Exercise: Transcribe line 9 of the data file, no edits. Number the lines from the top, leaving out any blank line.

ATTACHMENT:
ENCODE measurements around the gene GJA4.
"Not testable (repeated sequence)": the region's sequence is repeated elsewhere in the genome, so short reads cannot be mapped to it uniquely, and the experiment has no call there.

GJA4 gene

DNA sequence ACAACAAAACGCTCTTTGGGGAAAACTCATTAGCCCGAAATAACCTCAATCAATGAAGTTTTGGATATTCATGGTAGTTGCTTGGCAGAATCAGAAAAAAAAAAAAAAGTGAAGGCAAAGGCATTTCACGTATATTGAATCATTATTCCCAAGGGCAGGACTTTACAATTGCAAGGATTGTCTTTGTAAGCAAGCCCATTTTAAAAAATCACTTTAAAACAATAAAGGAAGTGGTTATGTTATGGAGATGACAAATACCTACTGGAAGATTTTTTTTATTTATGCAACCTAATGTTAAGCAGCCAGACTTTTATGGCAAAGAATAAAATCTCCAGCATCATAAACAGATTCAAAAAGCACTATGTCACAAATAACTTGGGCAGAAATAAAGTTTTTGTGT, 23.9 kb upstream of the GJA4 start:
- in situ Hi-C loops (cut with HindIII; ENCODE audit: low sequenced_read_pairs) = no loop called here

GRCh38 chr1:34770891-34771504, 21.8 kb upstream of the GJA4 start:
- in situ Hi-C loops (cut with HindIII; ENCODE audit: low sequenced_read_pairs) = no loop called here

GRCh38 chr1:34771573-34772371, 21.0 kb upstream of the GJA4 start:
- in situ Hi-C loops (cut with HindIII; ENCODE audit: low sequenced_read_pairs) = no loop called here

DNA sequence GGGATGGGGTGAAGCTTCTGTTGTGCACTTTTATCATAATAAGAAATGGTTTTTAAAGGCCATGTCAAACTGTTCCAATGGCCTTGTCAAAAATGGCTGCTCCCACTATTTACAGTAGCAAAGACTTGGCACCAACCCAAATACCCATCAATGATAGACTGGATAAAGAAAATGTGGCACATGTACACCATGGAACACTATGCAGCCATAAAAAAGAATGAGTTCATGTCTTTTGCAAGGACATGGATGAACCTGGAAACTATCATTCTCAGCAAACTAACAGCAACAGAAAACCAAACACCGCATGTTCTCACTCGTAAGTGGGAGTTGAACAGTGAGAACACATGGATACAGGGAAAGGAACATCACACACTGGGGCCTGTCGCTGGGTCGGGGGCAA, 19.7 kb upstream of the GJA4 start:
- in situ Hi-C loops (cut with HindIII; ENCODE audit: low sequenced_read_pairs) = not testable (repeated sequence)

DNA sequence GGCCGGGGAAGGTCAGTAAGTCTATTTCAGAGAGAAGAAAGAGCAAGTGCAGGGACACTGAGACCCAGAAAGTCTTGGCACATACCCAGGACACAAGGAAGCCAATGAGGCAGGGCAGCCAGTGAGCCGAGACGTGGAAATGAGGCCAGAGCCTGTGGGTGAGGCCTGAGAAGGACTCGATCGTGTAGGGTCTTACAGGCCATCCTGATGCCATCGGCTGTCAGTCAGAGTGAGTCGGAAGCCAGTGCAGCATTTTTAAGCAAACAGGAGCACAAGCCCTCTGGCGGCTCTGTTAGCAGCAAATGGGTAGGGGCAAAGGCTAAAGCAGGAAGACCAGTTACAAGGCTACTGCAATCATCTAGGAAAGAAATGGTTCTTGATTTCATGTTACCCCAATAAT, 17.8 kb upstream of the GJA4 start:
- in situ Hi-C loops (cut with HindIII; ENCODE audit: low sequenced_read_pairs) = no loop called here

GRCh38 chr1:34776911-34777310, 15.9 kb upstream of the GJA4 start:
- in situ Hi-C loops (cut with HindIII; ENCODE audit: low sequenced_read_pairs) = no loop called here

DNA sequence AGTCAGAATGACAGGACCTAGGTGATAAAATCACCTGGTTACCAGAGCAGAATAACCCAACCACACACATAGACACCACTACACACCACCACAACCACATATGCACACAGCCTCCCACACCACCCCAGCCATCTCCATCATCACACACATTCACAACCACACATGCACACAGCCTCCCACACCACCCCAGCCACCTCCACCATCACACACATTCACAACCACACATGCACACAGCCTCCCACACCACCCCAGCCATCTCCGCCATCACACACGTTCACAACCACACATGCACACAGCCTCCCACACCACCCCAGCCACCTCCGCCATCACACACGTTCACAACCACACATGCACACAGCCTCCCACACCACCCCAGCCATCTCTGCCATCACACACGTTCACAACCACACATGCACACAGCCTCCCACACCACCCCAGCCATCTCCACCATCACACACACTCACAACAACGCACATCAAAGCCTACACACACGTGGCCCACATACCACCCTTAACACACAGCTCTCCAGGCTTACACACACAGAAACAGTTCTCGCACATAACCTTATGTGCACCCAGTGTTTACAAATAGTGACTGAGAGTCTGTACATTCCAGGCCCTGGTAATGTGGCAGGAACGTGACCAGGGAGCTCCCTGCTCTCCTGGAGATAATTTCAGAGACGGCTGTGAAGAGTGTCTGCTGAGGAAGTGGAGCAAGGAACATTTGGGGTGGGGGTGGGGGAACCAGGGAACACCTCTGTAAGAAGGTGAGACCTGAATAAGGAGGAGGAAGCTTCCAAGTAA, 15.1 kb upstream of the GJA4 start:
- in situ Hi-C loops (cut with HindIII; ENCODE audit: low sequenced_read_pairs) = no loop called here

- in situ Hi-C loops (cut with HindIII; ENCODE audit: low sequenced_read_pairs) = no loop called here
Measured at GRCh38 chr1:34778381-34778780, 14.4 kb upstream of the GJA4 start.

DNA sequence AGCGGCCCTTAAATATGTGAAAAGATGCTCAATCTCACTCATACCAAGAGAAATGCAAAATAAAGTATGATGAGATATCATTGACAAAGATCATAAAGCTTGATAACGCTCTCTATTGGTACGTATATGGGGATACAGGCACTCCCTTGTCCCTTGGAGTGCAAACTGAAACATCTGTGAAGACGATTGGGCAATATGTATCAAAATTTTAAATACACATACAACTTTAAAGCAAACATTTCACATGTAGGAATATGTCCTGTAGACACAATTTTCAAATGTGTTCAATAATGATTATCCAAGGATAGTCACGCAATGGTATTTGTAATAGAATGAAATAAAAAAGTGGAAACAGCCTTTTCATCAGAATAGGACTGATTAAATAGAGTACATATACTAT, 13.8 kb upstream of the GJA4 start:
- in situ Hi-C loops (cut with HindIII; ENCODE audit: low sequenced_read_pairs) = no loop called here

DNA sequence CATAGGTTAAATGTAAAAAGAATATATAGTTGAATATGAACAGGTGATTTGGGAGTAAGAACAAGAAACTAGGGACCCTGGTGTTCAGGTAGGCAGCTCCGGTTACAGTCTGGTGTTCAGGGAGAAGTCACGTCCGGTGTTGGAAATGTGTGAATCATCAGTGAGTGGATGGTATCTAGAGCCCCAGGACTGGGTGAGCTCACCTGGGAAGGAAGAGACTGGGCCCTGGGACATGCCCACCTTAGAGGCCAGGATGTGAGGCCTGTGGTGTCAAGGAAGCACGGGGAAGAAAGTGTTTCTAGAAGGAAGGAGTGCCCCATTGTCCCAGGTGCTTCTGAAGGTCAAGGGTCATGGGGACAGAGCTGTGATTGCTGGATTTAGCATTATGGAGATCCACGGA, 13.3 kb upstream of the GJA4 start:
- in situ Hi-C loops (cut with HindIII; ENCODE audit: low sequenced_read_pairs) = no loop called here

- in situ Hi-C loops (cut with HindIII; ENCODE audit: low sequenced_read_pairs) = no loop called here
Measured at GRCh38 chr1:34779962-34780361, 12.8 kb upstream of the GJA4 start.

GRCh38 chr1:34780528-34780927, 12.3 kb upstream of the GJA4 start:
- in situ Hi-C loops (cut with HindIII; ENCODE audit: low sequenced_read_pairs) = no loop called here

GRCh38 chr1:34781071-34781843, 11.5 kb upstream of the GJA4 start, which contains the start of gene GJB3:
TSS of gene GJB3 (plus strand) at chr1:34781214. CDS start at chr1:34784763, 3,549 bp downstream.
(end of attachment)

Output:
- in situ Hi-C loops (cut with HindIII; ENCODE audit: low sequenced_read_pairs) = no loop called here